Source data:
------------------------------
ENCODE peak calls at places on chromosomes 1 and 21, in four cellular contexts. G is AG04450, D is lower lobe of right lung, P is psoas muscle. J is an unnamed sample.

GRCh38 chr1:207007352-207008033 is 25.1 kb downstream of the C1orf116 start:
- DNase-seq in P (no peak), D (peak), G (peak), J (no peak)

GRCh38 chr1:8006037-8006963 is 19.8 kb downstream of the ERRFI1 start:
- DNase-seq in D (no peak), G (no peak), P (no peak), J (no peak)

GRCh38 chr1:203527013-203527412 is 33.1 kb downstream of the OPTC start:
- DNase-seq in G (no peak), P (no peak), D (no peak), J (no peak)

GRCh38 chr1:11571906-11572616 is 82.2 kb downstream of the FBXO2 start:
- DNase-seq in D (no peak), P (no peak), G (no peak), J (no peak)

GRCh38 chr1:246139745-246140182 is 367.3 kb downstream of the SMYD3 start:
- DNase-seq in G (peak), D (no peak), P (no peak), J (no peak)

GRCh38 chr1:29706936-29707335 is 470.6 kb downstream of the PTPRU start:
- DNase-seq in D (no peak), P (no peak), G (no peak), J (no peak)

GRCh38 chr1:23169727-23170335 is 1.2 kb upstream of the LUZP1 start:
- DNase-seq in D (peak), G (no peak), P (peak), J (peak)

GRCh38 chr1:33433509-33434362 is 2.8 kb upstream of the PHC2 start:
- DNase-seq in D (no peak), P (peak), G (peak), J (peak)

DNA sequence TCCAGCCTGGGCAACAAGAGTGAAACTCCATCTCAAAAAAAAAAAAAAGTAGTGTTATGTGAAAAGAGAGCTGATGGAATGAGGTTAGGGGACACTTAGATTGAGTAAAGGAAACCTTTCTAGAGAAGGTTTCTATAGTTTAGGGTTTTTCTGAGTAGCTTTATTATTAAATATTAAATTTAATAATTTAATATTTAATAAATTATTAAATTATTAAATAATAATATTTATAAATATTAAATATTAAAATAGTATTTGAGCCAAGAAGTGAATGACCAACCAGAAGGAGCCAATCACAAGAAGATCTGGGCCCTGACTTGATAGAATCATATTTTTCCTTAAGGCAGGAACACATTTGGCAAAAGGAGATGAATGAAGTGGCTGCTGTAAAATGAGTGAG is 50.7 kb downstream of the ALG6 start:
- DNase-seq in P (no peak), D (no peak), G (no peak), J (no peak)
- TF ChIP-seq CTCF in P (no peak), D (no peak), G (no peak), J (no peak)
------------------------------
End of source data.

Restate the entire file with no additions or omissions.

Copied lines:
ENCODE peak calls at places on chromosomes 1 and 21, in four cellular contexts. G is AG04450, D is lower lobe of right lung, P is psoas muscle. J is an unnamed sample.

GRCh38 chr1:207007352-207008033 is 25.1 kb downstream of the C1orf116 start:
- DNase-seq in P (no peak), D (peak), G (peak), J (no peak)

GRCh38 chr1:8006037-8006963 is 19.8 kb downstream of the ERRFI1 start:
- DNase-seq in D (no peak), G (no peak), P (no peak), J (no peak)

GRCh38 chr1:203527013-203527412 is 33.1 kb downstream of the OPTC start:
- DNase-seq in G (no peak), P (no peak), D (no peak), J (no peak)

GRCh38 chr1:11571906-11572616 is 82.2 kb downstream of the FBXO2 start:
- DNase-seq in D (no peak), P (no peak), G (no peak), J (no peak)

GRCh38 chr1:246139745-246140182 is 367.3 kb downstream of the SMYD3 start:
- DNase-seq in G (peak), D (no peak), P (no peak), J (no peak)

GRCh38 chr1:29706936-29707335 is 470.6 kb downstream of the PTPRU start:
- DNase-seq in D (no peak), P (no peak), G (no peak), J (no peak)

GRCh38 chr1:23169727-23170335 is 1.2 kb upstream of the LUZP1 start:
- DNase-seq in D (peak), G (no peak), P (peak), J (peak)

GRCh38 chr1:33433509-33434362 is 2.8 kb upstream of the PHC2 start:
- DNase-seq in D (no peak), P (peak), G (peak), J (peak)

DNA sequence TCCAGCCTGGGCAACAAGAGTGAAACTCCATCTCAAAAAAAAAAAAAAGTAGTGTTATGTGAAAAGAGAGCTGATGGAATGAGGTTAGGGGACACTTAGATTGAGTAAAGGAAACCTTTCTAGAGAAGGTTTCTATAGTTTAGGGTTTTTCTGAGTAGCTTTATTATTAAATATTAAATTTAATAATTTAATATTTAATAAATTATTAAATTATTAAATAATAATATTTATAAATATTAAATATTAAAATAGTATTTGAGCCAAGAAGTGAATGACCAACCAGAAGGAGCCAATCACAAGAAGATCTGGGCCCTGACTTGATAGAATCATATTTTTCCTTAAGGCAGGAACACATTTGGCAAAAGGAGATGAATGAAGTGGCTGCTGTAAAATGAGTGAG is 50.7 kb downstream of the ALG6 start:
- DNase-seq in P (no peak), D (no peak), G (no peak), J (no peak)
- TF ChIP-seq CTCF in P (no peak), D (no peak), G (no peak), J (no peak)